interviewBy Boniface Mwalii
Ziyon is American while Ryzor is South African, how did you meet?
We were both students at the same college in South Africa and both performed as deejays independently.
We met in 2006 through some common friends and realised that we shared the same taste in music so we decided to get together and form a group hence Liquideep was born.
Ryzor is a producer and Ziyon is a singer, that doesn't exactly constitute a conventional music group. How does that work for you?
That's actually part of the reason we work so well together. Initially when we formed the group, we were a deejaying outfit then during one concert, Ziyon took up the mic and did some vocals and the response was really good.
We complement each other and are able to blend our different skills to come up with something unique.
Doesn't one outshine the other at some point?
Not at all. We are one outfit as Liquideep and so our identities are intertwined.
So how did the name Liquideep come about?
It's a way of defining our kind of music. 'Liquid' refers to the fact that music should not be constrained and should be able to adapt to any given environment while 'deep' implies our constant effort to ensure our music has substance and longevity.
Exactly what type of music do you do?
It's mainly house music but with a lot of influences. It's very soulful. We also work with other musicians like the song we did with HipHopPantusla which had a more hip hop feel.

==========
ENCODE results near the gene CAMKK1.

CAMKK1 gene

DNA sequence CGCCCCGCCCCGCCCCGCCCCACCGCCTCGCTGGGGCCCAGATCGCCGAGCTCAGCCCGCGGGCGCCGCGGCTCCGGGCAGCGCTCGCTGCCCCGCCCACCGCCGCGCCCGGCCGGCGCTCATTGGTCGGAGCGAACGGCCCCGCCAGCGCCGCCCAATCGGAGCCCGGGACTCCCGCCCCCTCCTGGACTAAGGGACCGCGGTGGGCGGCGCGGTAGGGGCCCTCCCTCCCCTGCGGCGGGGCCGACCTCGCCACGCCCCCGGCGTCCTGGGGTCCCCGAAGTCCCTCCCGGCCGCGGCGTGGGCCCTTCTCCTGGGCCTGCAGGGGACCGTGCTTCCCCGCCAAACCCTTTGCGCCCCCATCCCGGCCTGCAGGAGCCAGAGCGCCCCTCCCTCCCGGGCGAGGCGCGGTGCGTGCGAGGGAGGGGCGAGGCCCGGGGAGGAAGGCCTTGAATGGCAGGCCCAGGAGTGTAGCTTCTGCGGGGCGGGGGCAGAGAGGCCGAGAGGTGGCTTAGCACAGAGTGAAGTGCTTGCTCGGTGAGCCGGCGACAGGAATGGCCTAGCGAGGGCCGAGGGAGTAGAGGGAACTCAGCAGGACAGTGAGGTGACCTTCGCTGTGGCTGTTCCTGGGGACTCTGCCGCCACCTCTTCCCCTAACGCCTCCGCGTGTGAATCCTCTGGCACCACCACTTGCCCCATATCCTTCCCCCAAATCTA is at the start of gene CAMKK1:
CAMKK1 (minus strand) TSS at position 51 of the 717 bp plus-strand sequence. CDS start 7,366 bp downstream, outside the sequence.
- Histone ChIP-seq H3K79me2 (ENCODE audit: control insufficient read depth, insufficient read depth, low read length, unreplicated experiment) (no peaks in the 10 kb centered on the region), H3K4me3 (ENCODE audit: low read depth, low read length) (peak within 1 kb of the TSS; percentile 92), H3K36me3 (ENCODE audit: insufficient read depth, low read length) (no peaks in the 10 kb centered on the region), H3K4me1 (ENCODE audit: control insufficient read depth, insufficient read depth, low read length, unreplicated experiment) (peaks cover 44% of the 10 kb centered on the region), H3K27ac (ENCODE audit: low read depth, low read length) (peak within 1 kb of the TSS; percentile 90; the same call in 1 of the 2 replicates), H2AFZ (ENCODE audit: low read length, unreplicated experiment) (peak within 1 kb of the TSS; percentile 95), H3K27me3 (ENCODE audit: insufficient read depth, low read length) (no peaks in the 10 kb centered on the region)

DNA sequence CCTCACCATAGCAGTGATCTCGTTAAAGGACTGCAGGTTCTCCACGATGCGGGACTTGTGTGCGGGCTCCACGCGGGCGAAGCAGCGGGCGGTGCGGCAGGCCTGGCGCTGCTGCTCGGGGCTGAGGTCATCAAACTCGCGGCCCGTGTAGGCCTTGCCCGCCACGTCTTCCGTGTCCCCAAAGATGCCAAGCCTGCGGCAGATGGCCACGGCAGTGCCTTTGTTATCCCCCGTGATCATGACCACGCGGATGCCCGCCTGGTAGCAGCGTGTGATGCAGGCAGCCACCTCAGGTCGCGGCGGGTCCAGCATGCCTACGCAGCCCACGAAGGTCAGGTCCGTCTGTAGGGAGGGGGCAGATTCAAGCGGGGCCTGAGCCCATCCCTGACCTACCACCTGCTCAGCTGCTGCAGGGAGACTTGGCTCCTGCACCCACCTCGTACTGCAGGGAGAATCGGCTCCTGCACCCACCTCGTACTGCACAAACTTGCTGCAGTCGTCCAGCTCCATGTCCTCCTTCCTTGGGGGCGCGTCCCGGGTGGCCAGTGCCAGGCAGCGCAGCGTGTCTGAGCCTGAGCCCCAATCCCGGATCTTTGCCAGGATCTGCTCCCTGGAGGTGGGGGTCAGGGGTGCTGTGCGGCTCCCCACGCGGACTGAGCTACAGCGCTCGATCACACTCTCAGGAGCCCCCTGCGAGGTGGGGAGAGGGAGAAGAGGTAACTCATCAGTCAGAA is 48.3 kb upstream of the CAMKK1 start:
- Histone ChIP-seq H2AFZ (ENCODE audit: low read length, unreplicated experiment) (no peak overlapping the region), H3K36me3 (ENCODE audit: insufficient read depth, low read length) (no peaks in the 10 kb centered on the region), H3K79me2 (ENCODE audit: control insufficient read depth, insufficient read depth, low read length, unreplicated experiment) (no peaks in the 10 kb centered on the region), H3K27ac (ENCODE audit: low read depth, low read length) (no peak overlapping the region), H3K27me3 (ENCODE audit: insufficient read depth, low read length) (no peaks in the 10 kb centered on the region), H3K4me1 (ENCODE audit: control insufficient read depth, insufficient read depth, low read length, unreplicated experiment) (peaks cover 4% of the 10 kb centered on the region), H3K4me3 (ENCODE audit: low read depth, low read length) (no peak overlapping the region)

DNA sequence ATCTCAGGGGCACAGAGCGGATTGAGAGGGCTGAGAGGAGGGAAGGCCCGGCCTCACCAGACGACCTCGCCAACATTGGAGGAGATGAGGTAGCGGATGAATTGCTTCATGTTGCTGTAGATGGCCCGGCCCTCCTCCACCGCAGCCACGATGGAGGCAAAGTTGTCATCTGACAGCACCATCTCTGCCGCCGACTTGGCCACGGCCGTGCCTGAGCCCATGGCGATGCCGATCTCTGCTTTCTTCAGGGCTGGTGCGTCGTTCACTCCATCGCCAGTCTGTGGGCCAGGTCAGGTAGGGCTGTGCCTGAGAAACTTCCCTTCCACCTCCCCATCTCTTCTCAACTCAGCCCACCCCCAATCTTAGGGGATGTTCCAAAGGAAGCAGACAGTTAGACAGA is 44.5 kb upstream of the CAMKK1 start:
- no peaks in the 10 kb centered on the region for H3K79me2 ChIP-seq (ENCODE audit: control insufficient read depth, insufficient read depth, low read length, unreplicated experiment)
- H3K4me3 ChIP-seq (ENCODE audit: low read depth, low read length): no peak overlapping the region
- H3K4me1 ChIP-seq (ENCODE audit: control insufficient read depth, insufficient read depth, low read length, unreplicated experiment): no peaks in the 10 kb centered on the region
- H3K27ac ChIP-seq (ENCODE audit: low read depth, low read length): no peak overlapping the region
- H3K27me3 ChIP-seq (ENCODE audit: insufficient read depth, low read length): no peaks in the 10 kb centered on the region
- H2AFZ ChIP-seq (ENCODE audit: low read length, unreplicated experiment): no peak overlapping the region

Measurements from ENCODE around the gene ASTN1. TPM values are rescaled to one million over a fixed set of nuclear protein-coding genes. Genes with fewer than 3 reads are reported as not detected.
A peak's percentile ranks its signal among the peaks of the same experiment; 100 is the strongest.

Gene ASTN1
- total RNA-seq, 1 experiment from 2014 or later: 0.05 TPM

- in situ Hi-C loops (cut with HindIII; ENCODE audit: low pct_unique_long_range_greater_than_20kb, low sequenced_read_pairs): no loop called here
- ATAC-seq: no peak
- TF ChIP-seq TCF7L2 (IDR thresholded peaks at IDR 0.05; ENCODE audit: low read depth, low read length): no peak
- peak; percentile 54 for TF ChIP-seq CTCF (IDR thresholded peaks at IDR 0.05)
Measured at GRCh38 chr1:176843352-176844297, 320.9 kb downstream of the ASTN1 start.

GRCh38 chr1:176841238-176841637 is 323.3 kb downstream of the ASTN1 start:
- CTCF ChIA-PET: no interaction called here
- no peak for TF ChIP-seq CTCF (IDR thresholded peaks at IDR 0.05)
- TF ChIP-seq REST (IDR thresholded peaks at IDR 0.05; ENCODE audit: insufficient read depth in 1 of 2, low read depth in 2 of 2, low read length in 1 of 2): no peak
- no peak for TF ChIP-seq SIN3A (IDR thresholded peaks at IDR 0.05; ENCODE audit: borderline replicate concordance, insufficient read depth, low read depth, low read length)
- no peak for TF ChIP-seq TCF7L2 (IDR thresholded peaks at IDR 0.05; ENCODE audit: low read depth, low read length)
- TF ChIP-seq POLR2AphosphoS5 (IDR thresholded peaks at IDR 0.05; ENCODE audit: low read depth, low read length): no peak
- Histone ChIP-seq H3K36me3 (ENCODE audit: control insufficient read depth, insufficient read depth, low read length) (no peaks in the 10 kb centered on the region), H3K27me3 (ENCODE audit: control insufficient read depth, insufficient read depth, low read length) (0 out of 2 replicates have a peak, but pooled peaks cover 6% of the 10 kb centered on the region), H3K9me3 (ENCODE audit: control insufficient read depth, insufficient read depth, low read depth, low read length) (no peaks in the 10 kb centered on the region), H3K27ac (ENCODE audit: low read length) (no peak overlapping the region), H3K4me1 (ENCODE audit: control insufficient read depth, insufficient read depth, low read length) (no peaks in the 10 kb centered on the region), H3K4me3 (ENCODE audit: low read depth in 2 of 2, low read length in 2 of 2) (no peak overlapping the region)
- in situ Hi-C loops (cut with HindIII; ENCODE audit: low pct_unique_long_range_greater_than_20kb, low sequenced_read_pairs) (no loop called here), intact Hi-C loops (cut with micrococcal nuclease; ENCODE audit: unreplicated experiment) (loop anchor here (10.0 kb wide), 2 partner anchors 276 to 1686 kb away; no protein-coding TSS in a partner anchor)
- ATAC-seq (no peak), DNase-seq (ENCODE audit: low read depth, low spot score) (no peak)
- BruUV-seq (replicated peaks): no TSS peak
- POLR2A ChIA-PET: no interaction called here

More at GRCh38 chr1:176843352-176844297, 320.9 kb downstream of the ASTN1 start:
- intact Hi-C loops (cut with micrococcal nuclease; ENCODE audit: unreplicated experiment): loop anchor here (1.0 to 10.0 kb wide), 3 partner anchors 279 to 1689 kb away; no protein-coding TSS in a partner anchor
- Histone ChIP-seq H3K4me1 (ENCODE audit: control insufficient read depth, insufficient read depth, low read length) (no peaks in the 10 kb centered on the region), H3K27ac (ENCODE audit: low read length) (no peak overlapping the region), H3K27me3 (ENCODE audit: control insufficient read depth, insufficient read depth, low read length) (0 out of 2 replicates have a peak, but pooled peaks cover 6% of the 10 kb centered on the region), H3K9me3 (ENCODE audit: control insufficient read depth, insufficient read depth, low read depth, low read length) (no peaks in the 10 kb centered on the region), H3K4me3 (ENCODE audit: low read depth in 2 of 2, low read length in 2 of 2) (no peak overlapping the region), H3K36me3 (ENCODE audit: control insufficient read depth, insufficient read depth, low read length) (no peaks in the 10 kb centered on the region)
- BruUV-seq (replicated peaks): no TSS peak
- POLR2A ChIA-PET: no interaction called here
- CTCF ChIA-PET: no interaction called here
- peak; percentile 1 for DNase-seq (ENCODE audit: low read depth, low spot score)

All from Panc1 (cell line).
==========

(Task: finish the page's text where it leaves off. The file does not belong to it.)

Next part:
What influences your music?
We describe our sound as original, influenced by Africa's beat and yet still boast global appeal due to being well travelled, our respect for different cultures, and love for the arts.
Tell us about your song BBM, was it an actual experience?
BBM was inspired by an actual experience one of us had, which we then decided to get creative with and develop into a song.
It's something a lot of people can relate with and that's why the response has been great.
Was the song meant to promote Blackberry in any way?
That was never the idea when we came up with the song but it inevitably ended up that way. Blackberry eventually acknowledged us though.
You got paid?
Not really, they just gave us some Blackberry phones.
Judging by the reaction during your performance at Blankets & Wine the ladies really like you, do you have groupies?
There's no denying that we get a lot of attention from the ladies particularly because our kind of music appeals to them mostly.
The trick, however, lies in acknowledging them as fans without encouraging them to cross the boundaries. It's a delicate balance but we've learnt to manage such encounters professionally.
Are you married?
I am, Ziyon is not.
Who do you rate as your favourite artistes?
It's difficult to pin point a particular individual or group but one thing that is for sure is that the gaps between the various genres and musicians are increasingly narrowing.
That's why we have the likes of Fally Ipupa, Ice Prince and Cabo Snoop doing well all across the continent. This is the direction we need to take as an industry.
How would you describe your experience in Kenya?
It was beautiful. We had not expected such a response and the turnout really blew our minds.
The show was one of the best we have had especially considering it was our first show ever in East Africa. We'll be more than happy to come back should the opportunity arise.
What should we expect from Liquideep in the future?
We have a lot of plans. Our new record is scheduled for release sometime late next year.
We're also looking to work with different musicians across Africa and hopefully we will be able to have something in the near future.